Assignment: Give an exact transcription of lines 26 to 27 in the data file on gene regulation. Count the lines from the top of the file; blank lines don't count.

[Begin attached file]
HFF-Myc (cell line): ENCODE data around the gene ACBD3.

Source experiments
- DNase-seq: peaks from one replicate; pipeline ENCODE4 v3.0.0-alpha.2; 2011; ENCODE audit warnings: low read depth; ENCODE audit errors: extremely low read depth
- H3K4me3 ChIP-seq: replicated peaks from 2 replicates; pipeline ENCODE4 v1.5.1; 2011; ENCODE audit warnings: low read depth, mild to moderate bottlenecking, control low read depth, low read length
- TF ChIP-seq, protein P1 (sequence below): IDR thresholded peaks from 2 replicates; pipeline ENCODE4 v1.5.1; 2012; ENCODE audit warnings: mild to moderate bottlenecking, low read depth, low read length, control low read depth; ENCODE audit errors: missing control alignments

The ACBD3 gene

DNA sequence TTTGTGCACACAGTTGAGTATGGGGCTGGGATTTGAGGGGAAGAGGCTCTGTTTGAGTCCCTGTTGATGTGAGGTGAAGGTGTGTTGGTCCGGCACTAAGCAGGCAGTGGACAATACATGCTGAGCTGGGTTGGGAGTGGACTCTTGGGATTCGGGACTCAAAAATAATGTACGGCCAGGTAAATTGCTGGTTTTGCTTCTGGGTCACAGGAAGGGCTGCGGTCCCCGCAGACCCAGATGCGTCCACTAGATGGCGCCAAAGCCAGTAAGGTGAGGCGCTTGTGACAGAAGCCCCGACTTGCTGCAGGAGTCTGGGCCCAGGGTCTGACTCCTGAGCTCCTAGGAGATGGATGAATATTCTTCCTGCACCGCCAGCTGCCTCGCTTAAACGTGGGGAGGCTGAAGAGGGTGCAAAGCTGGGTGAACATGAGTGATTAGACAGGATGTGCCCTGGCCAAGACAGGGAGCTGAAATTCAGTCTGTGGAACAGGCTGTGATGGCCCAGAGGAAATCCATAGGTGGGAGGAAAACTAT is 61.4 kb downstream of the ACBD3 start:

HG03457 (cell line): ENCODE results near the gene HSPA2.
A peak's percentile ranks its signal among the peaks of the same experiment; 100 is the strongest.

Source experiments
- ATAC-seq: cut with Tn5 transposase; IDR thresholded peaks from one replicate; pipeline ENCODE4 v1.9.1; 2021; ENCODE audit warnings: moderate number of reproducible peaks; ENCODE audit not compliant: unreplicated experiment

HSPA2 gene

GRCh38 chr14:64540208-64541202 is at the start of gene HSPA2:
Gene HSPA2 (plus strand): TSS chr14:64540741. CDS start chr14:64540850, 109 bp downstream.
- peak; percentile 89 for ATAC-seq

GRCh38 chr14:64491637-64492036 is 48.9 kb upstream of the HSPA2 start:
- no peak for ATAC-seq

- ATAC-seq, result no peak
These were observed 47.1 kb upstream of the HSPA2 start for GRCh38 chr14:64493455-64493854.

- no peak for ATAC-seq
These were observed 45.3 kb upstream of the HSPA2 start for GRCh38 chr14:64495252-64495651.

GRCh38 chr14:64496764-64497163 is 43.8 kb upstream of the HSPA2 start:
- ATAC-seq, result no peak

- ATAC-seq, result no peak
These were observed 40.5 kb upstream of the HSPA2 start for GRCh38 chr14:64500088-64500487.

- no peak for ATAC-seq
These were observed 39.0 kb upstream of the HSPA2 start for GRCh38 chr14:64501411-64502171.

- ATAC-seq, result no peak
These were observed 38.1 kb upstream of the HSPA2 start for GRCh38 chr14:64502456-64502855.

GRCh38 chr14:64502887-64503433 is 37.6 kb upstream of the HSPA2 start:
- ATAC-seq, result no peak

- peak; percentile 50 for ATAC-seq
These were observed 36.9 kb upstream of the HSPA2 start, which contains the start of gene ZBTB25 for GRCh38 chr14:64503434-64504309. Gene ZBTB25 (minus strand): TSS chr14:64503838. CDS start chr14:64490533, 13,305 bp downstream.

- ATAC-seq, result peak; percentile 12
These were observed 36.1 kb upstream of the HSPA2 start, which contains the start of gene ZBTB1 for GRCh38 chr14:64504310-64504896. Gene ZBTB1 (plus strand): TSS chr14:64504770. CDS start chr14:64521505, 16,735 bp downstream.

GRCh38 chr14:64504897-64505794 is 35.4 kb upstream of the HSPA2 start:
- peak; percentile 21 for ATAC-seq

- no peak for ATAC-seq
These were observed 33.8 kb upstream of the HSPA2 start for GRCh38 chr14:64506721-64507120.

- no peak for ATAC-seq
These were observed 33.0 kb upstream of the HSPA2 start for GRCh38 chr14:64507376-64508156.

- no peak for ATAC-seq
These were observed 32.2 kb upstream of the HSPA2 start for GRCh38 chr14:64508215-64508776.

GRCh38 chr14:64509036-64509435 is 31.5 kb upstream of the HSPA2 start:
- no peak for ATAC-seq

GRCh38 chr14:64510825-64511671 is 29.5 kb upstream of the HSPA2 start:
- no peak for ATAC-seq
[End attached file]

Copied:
- no peak for ATAC-seq
These were observed 39.0 kb upstream of the HSPA2 start for GRCh38 chr14:64501411-64502171.